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Dear Expert Eye,

What are master agents’ responsibilities to subagents and vice versa?

From Anonymous

Dear Anonymous,

In most cases, the responsibilities owed between a master agent and a subagent will depend upon the relationship and agreement that exist between the parties. In my experience, most master agent-subagent relationships are not that of an actual agency [as defined in the Restatement of the Law (2d) of Agency, whereby generally stated, the agents (in this case, the subagent) activity is controlled by the principal (the master agent) and the agent is able to bind the principal to an obligation owed to a third party.] In a true agency relationship there are a host of obligations owed between the principal and the agent, and I will not comment upon those responsibilities in this Expert Eye answer.

Most subagents are considered to be independent contractors, and the responsibilities owed between the parties will be those that were agreed upon at the formation of the relationship. Generally speaking, the parties can agree to any set of responsibilities owed to each other so long as these obligations do not violate the law or would not be against public policy.

If there is a written contract, then the rights and obligations of each party will be exactly as set forth in the contract even if there are other verbal agreements. Most written contracts have a merger/integration clause stating that the entire agreement between the parties is what is written in the contract. Therefore, it is important for the parties to make certain that anything that has been discussed and agreed upon has also been written in the contract. Putting all verbal contracts into writing also is recommended highly in order to avoid misunderstandings as to what exactly are the responsibilities of the parties.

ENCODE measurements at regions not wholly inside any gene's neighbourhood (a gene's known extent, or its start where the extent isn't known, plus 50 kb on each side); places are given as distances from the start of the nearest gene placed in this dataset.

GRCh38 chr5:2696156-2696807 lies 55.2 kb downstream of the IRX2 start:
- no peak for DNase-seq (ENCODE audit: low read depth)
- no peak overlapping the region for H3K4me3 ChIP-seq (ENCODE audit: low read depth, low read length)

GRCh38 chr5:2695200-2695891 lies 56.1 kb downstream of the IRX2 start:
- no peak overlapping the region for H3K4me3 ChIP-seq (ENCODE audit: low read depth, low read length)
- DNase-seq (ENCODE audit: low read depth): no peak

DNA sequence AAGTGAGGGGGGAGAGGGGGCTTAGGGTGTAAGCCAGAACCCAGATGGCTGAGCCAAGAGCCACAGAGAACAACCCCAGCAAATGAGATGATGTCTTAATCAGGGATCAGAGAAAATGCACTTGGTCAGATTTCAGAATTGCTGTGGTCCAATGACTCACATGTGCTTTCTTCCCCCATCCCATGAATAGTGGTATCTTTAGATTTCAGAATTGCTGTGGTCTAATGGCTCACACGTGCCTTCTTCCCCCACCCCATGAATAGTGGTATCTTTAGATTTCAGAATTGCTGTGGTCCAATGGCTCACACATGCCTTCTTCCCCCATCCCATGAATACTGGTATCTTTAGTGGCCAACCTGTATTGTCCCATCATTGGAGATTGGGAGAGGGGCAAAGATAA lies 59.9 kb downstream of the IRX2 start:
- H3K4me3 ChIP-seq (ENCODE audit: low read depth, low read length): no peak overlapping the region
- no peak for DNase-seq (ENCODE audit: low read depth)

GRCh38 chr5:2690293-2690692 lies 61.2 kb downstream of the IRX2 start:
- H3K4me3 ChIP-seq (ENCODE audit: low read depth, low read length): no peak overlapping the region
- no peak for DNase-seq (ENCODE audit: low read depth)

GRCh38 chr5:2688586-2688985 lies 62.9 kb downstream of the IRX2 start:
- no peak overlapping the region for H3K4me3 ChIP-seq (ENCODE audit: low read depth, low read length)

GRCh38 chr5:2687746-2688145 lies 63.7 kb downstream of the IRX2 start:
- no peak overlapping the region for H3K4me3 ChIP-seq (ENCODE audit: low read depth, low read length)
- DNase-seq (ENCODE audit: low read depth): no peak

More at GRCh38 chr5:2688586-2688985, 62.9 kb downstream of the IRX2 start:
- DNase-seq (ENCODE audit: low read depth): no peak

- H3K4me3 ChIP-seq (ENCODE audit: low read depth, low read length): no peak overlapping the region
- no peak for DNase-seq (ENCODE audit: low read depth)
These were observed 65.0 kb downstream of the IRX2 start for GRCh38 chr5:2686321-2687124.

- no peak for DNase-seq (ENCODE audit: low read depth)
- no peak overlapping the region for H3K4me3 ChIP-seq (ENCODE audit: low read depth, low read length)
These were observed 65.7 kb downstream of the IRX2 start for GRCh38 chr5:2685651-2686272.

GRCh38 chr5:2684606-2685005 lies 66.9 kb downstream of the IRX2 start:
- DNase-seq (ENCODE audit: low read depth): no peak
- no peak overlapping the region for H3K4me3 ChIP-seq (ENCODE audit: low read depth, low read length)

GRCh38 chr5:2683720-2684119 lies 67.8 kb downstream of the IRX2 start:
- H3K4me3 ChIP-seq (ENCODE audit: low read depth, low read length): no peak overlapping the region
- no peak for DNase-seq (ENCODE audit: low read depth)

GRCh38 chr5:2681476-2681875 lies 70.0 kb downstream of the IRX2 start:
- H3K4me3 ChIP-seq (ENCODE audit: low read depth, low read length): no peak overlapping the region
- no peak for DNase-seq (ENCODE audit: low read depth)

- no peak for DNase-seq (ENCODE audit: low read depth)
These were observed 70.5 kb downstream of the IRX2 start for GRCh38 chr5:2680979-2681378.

In the standard Sales Agency Agreement, most master agents try to limit the obligations owed to the subagent to only that of paying commissions for qualified sales. However, subagents should try to negotiate more responsibilities of the master agent as well as have these obligations written into the contract. Examples of these responsibilities might include the provision of timely and accurate sales/provisioning activity reports, the timely provision of notices of changes to products, services and commission percentages, an agreement to maintain as confidential any confidential information provided by the subagent, and any other term that might be important or crucial to the business of the subagent.

The typical responsibilities owed by the subagent to the master agent are the obligation to use either best or commercially reasonable efforts to market the products and services, the provision of accurate order forms, an agreement not to misrepresent the products or services, an agreement not to solicit or move customers, an agreement not to actively solicit the employees or subagents of the master agent, the obligation to maintain as confidential any confidential information of the master agent and an agreement to service customers.

With respect to either parties obligation to provide reports, notices or other items, it is very important to give exact time requirements in the contract, i.e. thirty (30) days prior written notice.

In conclusion, it is important for the parties to negotiate and understand their exact responsibilities, and to set forth those obligations exactly as agreed to in writing. Do not fall victim to the concept that something can be dealt with later. This Expert Eye answer is quite general due to the general nature of the question, and you should not hesitate to contact an attorney when dealing with your own sales agency agreements- a little legal help at the beginning can save you a lot of money and hassle in the future.

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